Initiatives like Data Privacy Day help. Held on January 28th, it’s a day focused on raising awareness, promoting privacy, and encouraging people to control their ‘digital footprint’.
But while most of us know online security is essential, there’s a tendency to forget about email.
The problem is that email is everywhere. It’s as normal as picking up the phone, or chatting face to face. So we fire off emails every single day, only stopping to think about security when we’re sending something particularly sensitive.
And yet email’s inherently insecure; easy to compromise using the most rudimentary packet sniffing techniques. Email is a source of significant risk – in terms of both your finances and your reputation – and must be secured.
But who can you trust with this important task? The answer is simpler than you might think.
Let’s face some facts – there are times when people have very good reasons to get inside private emails.
In 2013, the FBI obtained a court order to clone the Tor Mail server as part of an investigation. The sort of investigation we’d all be in support of.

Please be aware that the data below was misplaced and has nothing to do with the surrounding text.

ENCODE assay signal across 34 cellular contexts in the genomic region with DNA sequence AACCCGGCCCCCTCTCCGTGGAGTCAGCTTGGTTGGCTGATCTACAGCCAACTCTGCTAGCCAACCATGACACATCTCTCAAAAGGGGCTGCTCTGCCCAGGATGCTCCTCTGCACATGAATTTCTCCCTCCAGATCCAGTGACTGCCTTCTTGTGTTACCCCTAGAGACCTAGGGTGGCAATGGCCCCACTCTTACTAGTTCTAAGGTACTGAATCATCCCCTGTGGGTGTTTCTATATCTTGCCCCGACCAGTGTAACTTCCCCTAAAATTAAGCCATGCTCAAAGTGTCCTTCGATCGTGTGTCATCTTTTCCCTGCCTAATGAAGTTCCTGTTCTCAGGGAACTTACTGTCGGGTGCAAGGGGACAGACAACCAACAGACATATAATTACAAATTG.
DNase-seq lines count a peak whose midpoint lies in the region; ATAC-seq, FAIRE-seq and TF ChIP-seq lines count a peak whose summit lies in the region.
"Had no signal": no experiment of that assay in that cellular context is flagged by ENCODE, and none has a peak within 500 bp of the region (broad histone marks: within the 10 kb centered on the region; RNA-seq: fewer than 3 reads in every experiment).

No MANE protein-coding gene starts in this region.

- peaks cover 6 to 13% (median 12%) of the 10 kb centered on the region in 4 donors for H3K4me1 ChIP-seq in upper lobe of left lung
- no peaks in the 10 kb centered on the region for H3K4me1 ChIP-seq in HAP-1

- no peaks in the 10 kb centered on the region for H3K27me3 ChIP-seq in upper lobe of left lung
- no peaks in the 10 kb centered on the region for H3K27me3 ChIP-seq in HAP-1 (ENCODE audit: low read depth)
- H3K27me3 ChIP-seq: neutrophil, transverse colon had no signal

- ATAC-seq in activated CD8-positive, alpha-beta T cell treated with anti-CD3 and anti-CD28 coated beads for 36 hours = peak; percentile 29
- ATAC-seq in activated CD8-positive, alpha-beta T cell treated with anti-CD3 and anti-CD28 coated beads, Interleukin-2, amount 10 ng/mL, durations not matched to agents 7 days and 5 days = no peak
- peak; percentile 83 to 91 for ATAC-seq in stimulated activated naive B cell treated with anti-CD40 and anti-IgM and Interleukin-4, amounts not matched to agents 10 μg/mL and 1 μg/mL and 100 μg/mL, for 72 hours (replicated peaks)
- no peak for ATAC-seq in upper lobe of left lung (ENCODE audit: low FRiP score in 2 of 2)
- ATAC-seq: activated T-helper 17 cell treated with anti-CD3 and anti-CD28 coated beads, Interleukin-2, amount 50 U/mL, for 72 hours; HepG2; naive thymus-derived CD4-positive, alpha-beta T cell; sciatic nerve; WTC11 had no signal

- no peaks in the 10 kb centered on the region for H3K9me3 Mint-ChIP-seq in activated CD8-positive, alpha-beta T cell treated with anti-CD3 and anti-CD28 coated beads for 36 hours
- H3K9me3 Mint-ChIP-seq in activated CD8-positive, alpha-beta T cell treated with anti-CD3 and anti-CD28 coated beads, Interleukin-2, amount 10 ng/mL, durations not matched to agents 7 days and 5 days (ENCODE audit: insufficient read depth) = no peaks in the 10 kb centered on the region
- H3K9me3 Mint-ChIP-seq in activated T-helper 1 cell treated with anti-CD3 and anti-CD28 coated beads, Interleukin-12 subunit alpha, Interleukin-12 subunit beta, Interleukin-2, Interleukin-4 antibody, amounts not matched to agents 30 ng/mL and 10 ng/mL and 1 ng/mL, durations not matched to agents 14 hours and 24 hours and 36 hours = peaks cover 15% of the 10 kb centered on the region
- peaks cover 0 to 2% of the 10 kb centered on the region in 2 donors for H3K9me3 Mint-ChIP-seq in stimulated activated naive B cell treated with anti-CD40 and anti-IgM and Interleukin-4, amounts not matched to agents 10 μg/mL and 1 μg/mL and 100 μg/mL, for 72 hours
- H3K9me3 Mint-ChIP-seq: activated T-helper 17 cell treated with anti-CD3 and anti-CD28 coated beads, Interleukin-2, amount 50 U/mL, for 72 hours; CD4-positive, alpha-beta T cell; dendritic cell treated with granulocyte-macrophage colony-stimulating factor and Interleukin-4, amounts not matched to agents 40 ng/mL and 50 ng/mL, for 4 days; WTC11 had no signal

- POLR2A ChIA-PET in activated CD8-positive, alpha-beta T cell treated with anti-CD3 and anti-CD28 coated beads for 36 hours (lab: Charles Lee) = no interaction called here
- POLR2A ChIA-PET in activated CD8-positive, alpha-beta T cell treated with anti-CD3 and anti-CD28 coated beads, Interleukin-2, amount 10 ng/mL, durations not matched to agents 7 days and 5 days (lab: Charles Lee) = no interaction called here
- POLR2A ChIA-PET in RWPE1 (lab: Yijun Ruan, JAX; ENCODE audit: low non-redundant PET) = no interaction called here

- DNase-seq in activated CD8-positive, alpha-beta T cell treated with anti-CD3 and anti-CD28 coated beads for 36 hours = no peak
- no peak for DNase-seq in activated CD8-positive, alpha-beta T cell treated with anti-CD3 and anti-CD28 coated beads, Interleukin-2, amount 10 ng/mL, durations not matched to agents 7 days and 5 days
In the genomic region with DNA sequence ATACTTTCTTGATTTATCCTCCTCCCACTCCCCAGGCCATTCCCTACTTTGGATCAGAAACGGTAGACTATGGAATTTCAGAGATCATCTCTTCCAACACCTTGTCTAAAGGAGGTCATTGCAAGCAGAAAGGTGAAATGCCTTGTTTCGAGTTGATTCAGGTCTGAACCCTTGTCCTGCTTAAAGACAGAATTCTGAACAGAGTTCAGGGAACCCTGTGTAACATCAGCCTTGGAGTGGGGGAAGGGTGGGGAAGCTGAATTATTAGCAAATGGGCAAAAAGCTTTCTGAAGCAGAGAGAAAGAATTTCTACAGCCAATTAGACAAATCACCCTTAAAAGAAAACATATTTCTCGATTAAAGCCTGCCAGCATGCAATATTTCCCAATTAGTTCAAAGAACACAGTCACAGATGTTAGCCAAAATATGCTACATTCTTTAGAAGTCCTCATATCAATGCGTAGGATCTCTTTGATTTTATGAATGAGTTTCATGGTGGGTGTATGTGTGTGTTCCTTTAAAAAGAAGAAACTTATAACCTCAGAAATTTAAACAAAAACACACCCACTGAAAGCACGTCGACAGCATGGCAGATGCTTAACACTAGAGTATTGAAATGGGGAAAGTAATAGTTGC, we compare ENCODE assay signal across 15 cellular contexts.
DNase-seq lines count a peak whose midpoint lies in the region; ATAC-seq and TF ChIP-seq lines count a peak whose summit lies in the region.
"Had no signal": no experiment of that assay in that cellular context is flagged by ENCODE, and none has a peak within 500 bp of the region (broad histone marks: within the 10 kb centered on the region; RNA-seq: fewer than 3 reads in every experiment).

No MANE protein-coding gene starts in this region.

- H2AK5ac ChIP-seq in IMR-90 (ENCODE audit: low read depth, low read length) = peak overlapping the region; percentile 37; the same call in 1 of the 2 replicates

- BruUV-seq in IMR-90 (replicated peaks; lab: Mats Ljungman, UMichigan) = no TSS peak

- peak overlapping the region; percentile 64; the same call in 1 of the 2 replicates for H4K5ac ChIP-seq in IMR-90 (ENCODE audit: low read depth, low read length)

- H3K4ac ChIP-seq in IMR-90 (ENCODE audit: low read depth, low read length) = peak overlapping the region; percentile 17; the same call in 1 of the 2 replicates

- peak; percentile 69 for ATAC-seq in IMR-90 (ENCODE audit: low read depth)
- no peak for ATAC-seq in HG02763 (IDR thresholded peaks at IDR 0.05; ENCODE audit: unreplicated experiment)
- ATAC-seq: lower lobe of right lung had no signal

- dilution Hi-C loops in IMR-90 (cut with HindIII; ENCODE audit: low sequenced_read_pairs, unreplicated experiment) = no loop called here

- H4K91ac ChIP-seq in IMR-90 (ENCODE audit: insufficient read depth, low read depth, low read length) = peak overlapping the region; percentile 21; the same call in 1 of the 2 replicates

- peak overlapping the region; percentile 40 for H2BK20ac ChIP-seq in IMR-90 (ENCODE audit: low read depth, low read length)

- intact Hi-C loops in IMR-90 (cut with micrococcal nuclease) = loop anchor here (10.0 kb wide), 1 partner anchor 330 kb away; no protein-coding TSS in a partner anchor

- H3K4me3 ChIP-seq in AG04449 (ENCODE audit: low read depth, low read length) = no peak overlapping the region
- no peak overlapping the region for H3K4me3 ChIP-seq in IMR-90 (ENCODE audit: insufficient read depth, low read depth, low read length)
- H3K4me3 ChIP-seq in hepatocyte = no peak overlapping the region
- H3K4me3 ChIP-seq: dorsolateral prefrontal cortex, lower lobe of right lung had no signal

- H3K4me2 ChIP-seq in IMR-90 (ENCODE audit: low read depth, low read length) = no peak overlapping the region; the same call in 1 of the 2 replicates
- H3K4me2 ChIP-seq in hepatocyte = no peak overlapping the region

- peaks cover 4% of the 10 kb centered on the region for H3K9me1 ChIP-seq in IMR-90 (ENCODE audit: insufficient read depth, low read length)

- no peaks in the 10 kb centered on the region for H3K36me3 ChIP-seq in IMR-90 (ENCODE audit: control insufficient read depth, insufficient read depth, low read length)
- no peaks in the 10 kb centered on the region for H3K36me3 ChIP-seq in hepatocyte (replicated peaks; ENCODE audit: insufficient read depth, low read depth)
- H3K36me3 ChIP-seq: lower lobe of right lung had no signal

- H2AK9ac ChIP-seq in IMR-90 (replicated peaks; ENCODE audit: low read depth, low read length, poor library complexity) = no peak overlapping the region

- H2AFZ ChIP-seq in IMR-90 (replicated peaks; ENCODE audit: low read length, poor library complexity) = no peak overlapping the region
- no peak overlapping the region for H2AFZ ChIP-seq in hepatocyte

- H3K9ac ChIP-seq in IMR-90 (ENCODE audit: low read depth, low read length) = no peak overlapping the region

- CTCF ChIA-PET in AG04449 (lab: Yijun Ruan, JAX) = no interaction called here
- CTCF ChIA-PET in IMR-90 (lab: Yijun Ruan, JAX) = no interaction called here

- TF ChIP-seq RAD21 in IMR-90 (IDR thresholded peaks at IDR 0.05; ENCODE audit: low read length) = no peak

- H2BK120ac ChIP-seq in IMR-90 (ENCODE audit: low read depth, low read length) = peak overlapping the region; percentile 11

But while the service is undoubtedly used by individuals with something to hide, law-abiding, privacy-conscious individuals use it, too.
This wasn’t the cloning of specific sets of data. This was an entire server, an indiscriminate data capture exercise.
And so the issue here is one of collateral damage. The FBI had access to private emails – from people other than their initial targets – and those users had no idea that their privacy had been breached.
Tor Mail users had found a service they thought could keep their emails safe. A service they could trust to take responsibility for securing emails and keeping them private.
But the truth is that trusting someone else to look after your emails is always a leap of faith.
I don’t think the next generation of email security is centred on better encryption algorithms or more tiers of authentication (although these will come).
And I certainly don’t think the answer is finding an email service that you can trust.
The reality is it’s time to take responsibility for your own privacy.
That’s why, at Alpha Generation, we’re behind Galaxkey and committed to supporting it through the UK channel – because it’s a solution that lets you take responsibility.
Galaxkey doesn’t have access to your keys, so if somebody wants to access your data, you know about it – and you decide whether it happens or not.
You take responsibility for your own email, and that’s a good thing.
Lee Morton is an IT distribution support and encryption veteran. He has been supporting the channel since 1998, working his way up from helpdesk support technician to heading the services team. Lee took the lead in encryption training, services and consultancy in 2007 and became the go to technical resource for SafeBoot ahead of its integration into the McAfee product range. A trainer, consultant and support resource for the channel. You can reach him on LinkedIn.